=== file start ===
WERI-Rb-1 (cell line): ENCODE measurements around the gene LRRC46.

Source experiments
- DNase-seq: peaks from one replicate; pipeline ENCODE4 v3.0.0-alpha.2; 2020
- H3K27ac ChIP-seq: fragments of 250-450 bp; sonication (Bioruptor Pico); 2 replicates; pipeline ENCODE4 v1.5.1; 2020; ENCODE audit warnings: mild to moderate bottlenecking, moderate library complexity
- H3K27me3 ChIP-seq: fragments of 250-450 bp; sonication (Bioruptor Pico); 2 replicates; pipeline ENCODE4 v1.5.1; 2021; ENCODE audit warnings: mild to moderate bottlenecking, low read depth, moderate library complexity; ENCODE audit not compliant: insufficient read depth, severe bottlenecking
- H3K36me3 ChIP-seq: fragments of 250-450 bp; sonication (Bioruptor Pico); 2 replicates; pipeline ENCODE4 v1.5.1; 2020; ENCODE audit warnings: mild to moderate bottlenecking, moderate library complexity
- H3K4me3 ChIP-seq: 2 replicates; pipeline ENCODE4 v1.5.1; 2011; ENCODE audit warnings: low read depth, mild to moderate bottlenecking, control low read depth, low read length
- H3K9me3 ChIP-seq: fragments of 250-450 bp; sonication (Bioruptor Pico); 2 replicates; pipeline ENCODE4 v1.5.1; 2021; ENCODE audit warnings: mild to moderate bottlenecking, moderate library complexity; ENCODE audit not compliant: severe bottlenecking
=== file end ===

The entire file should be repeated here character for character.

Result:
WERI-Rb-1 (cell line): ENCODE measurements around the gene LRRC46.

Source experiments
- DNase-seq: peaks from one replicate; pipeline ENCODE4 v3.0.0-alpha.2; 2020
- H3K27ac ChIP-seq: fragments of 250-450 bp; sonication (Bioruptor Pico); 2 replicates; pipeline ENCODE4 v1.5.1; 2020; ENCODE audit warnings: mild to moderate bottlenecking, moderate library complexity
- H3K27me3 ChIP-seq: fragments of 250-450 bp; sonication (Bioruptor Pico); 2 replicates; pipeline ENCODE4 v1.5.1; 2021; ENCODE audit warnings: mild to moderate bottlenecking, low read depth, moderate library complexity; ENCODE audit not compliant: insufficient read depth, severe bottlenecking
- H3K36me3 ChIP-seq: fragments of 250-450 bp; sonication (Bioruptor Pico); 2 replicates; pipeline ENCODE4 v1.5.1; 2020; ENCODE audit warnings: mild to moderate bottlenecking, moderate library complexity
- H3K4me3 ChIP-seq: 2 replicates; pipeline ENCODE4 v1.5.1; 2011; ENCODE audit warnings: low read depth, mild to moderate bottlenecking, control low read depth, low read length
- H3K9me3 ChIP-seq: fragments of 250-450 bp; sonication (Bioruptor Pico); 2 replicates; pipeline ENCODE4 v1.5.1; 2021; ENCODE audit warnings: mild to moderate bottlenecking, moderate library complexity; ENCODE audit not compliant: severe bottlenecking